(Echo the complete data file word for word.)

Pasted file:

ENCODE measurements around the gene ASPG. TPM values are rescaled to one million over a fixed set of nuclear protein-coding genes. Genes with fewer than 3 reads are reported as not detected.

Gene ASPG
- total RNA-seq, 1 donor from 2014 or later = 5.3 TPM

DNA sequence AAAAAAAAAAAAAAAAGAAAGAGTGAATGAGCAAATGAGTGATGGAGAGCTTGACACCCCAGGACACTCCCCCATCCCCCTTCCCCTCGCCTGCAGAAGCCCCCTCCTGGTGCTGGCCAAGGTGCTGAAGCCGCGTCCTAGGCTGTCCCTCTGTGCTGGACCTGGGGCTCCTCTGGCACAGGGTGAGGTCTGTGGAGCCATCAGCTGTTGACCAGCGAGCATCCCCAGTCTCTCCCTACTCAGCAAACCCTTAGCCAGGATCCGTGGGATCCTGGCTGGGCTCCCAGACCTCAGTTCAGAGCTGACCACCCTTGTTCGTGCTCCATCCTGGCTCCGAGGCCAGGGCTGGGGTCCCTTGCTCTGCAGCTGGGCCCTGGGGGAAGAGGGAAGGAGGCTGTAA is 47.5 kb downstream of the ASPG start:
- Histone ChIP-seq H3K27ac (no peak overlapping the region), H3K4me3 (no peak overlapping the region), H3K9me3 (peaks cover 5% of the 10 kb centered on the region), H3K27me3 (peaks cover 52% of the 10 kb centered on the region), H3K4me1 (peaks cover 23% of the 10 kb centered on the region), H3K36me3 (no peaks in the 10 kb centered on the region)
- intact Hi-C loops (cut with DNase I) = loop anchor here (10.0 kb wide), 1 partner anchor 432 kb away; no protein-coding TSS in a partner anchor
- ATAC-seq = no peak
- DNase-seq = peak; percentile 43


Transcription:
ENCODE measurements around the gene ASPG. TPM values are rescaled to one million over a fixed set of nuclear protein-coding genes. Genes with fewer than 3 reads are reported as not detected.

Gene ASPG
- total RNA-seq, 1 donor from 2014 or later = 5.3 TPM

DNA sequence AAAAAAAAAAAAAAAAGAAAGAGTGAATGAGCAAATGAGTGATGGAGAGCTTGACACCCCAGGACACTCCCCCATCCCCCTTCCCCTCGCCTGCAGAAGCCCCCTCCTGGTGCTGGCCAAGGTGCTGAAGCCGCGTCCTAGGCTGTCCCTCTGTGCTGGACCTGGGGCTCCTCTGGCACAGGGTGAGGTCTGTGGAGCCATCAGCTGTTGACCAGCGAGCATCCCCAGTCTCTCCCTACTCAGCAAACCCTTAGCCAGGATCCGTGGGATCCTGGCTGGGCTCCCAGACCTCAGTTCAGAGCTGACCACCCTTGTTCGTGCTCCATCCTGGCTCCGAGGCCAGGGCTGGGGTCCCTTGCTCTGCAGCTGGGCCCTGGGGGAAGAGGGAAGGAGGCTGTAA is 47.5 kb downstream of the ASPG start:
- Histone ChIP-seq H3K27ac (no peak overlapping the region), H3K4me3 (no peak overlapping the region), H3K9me3 (peaks cover 5% of the 10 kb centered on the region), H3K27me3 (peaks cover 52% of the 10 kb centered on the region), H3K4me1 (peaks cover 23% of the 10 kb centered on the region), H3K36me3 (no peaks in the 10 kb centered on the region)
- intact Hi-C loops (cut with DNase I) = loop anchor here (10.0 kb wide), 1 partner anchor 432 kb away; no protein-coding TSS in a partner anchor
- ATAC-seq = no peak
- DNase-seq = peak; percentile 43